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When separated or divorced parents find new partners and establish a long-term relationship, a blended family is formed. Oftentimes, the finances of such a relationship can be complicated due to obligations from previous relationships or court orders. A recent decision from the Ontario Superior Court of Justice shows how important an honest approach to family finances is. In this case, in which Gelman & AssociatesPaul D. Slan and Annie Yektaeian represented the respondent, the court asked whether the respondent had benefitted from unjust enrichment stemming from finances related to the home she shared with the applicant.

Applicant argues unjust enrichment

The applicant and respondent began dating in 2006. Each of them had two children from a previous relationship. Things moved quickly and they were soon engaged. At the time of the marriage, the applicant was a part-owner of a restaurant franchise and lived with his parents. The respondent worked in Toronto, and owned a home she recently purchased in Scarborough.

After getting engaged, the parties decided to purchase a home together. It was only at this time  that the respondent became aware of the applicant’s finances.

When they applied for a mortgage for a home in Newmarket, the respondent learned the applicant was denied even as a joint mortgagor. She also learned that despite his promise to contribute equally to the down payment of a home, he had no money, claiming the government had taken everything he had.

It turned out that the applicant was in debt to the tune of close to $450,000, including credit card and tax debt.

Despite this, the respondent agreed to purchase a home at a lower budget than originally planned.  She contributed the down-payment for the home. The applicant, who was not able to open his own chequing account, convinced her to open one in her name which he could use. He deposited money into this account, and she drew money from it each month to cover his portion of household expenses.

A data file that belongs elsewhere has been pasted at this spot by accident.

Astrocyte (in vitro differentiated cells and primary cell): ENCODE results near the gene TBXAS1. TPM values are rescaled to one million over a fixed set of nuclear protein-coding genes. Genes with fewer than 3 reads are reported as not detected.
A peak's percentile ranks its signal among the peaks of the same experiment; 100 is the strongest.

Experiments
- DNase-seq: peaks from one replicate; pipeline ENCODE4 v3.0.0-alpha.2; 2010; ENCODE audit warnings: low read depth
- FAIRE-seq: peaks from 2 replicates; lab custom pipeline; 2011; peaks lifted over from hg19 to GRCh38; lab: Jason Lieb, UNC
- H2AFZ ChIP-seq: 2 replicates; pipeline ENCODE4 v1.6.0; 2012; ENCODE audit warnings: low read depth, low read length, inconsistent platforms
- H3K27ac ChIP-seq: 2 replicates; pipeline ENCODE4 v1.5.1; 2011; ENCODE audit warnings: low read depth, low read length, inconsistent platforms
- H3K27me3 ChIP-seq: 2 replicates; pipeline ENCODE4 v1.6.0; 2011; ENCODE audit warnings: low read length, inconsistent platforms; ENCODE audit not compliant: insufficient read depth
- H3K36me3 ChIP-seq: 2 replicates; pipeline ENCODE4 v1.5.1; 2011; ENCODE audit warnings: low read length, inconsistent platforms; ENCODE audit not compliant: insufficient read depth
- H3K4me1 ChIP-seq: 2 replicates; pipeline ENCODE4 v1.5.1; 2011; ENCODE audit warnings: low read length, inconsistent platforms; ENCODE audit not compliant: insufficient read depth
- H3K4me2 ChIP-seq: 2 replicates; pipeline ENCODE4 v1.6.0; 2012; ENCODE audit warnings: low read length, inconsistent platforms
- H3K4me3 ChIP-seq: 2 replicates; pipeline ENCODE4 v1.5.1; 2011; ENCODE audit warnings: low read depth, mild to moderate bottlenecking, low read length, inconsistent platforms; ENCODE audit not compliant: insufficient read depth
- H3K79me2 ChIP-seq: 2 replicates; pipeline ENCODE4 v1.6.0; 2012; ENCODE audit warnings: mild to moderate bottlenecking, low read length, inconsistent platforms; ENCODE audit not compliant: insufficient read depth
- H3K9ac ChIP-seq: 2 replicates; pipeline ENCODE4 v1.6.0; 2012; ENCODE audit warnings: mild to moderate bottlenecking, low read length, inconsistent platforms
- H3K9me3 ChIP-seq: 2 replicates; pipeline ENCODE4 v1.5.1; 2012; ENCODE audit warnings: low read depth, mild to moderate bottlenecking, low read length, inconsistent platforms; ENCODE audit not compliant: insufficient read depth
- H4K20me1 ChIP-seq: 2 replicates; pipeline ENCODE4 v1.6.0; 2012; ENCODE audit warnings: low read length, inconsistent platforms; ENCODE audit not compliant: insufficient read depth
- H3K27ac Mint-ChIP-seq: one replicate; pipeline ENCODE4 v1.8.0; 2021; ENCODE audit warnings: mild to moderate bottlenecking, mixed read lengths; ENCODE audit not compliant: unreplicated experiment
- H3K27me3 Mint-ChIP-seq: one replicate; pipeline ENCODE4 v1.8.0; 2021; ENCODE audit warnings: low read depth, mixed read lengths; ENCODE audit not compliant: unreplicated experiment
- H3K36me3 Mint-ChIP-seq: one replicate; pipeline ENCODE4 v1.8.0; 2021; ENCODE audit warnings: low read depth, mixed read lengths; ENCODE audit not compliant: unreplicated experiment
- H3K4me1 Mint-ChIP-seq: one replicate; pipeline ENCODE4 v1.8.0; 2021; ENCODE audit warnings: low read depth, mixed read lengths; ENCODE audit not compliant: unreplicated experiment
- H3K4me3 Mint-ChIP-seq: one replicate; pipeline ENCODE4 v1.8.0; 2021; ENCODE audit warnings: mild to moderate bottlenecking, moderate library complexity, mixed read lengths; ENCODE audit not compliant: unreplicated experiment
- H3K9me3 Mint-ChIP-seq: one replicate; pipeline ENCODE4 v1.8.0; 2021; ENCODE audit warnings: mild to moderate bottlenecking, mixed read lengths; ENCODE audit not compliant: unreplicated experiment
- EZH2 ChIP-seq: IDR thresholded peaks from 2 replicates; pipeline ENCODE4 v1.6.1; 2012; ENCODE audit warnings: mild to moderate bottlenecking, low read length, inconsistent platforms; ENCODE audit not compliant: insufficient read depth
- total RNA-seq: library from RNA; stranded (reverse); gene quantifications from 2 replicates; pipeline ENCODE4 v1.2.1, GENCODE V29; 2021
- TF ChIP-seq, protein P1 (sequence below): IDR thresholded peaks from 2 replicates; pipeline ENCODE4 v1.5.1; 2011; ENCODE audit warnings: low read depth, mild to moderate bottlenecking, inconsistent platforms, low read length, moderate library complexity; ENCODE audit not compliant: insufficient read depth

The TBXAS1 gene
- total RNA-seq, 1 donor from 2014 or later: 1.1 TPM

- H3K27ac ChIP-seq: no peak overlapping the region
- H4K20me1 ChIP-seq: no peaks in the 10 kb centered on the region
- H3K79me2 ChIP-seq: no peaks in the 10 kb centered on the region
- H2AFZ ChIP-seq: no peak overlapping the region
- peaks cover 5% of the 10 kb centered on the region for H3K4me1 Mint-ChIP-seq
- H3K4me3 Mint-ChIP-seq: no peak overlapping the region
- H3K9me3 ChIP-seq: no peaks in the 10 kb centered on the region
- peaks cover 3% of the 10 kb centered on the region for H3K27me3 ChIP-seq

The relationship breaks down

The applicant’s financial secrecy contributed to ups and downs in the relationship, which came to an end in 2016. It was at this time that the applicant sought interest in the home.

The applicant told the court that he intended to contribute $60,000 to the purchase of the home, but complications in his business prevented him from doing so. He told the court he had been up front with the respondent about his financial situation, and that most of his debt was the result of misunderstandings.

Despite his lack of contributions to the down payment of the home, the applicant claimed that his monthly contributions created a resulting trust (which would mean he has an interest in the home) as well as unjust enrichment of the respondent.

The court was quick to deny that a resulting trust had been established, focusing solely on the entire down payment being made by the respondent.

The court found that while the applicant may have contributed to living expenses, there was no evidence that he ever took steps to go on the mortgage, pay down its balance, or purchase an interest in the property. Ultimately the court found “There was no evidence that he took any steps to benefit her directly or indirectly but for the payment of half the home expenses.”

In addition to being a significant asset, the matrimonial home is usually associated with deep emotional ties.  At Gelman & Associates, our family lawyers will provide compassionate, forward-thinking guidance to our clients while aggressively pursuing their legal interests. Call us at (416) 736-0200 or 1-844-736-0200 or contact us online.

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